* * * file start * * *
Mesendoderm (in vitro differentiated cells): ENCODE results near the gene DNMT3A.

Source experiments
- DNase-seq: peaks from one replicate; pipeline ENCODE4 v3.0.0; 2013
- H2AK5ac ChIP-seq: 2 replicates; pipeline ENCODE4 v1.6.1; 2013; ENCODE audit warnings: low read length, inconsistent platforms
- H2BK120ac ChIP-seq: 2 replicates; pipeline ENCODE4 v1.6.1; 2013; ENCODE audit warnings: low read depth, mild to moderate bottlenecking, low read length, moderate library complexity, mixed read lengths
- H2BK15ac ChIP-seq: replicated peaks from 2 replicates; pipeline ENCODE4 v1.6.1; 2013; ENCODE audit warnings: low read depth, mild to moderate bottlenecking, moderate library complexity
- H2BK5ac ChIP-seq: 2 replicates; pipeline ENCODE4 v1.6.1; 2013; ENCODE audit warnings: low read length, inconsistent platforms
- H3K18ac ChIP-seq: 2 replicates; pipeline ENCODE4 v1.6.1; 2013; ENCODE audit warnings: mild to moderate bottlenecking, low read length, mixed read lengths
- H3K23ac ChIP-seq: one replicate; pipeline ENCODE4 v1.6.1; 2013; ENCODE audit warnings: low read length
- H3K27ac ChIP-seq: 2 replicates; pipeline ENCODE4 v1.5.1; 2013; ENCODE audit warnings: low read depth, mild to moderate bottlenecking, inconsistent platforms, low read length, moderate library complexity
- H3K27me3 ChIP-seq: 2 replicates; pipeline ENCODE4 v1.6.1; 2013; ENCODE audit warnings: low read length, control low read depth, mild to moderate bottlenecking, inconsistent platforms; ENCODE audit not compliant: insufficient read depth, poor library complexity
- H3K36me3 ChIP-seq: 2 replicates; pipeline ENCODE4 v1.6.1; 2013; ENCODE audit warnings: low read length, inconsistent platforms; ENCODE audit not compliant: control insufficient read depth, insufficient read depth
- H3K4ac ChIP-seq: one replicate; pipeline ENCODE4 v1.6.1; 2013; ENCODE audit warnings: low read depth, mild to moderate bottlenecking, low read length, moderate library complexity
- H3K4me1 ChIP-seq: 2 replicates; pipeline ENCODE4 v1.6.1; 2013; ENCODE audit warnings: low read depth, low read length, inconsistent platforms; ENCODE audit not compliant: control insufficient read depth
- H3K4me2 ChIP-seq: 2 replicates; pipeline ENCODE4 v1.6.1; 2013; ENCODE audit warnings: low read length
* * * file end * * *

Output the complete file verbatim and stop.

Mesendoderm (in vitro differentiated cells): ENCODE results near the gene DNMT3A.

Source experiments
- DNase-seq: peaks from one replicate; pipeline ENCODE4 v3.0.0; 2013
- H2AK5ac ChIP-seq: 2 replicates; pipeline ENCODE4 v1.6.1; 2013; ENCODE audit warnings: low read length, inconsistent platforms
- H2BK120ac ChIP-seq: 2 replicates; pipeline ENCODE4 v1.6.1; 2013; ENCODE audit warnings: low read depth, mild to moderate bottlenecking, low read length, moderate library complexity, mixed read lengths
- H2BK15ac ChIP-seq: replicated peaks from 2 replicates; pipeline ENCODE4 v1.6.1; 2013; ENCODE audit warnings: low read depth, mild to moderate bottlenecking, moderate library complexity
- H2BK5ac ChIP-seq: 2 replicates; pipeline ENCODE4 v1.6.1; 2013; ENCODE audit warnings: low read length, inconsistent platforms
- H3K18ac ChIP-seq: 2 replicates; pipeline ENCODE4 v1.6.1; 2013; ENCODE audit warnings: mild to moderate bottlenecking, low read length, mixed read lengths
- H3K23ac ChIP-seq: one replicate; pipeline ENCODE4 v1.6.1; 2013; ENCODE audit warnings: low read length
- H3K27ac ChIP-seq: 2 replicates; pipeline ENCODE4 v1.5.1; 2013; ENCODE audit warnings: low read depth, mild to moderate bottlenecking, inconsistent platforms, low read length, moderate library complexity
- H3K27me3 ChIP-seq: 2 replicates; pipeline ENCODE4 v1.6.1; 2013; ENCODE audit warnings: low read length, control low read depth, mild to moderate bottlenecking, inconsistent platforms; ENCODE audit not compliant: insufficient read depth, poor library complexity
- H3K36me3 ChIP-seq: 2 replicates; pipeline ENCODE4 v1.6.1; 2013; ENCODE audit warnings: low read length, inconsistent platforms; ENCODE audit not compliant: control insufficient read depth, insufficient read depth
- H3K4ac ChIP-seq: one replicate; pipeline ENCODE4 v1.6.1; 2013; ENCODE audit warnings: low read depth, mild to moderate bottlenecking, low read length, moderate library complexity
- H3K4me1 ChIP-seq: 2 replicates; pipeline ENCODE4 v1.6.1; 2013; ENCODE audit warnings: low read depth, low read length, inconsistent platforms; ENCODE audit not compliant: control insufficient read depth
- H3K4me2 ChIP-seq: 2 replicates; pipeline ENCODE4 v1.6.1; 2013; ENCODE audit warnings: low read length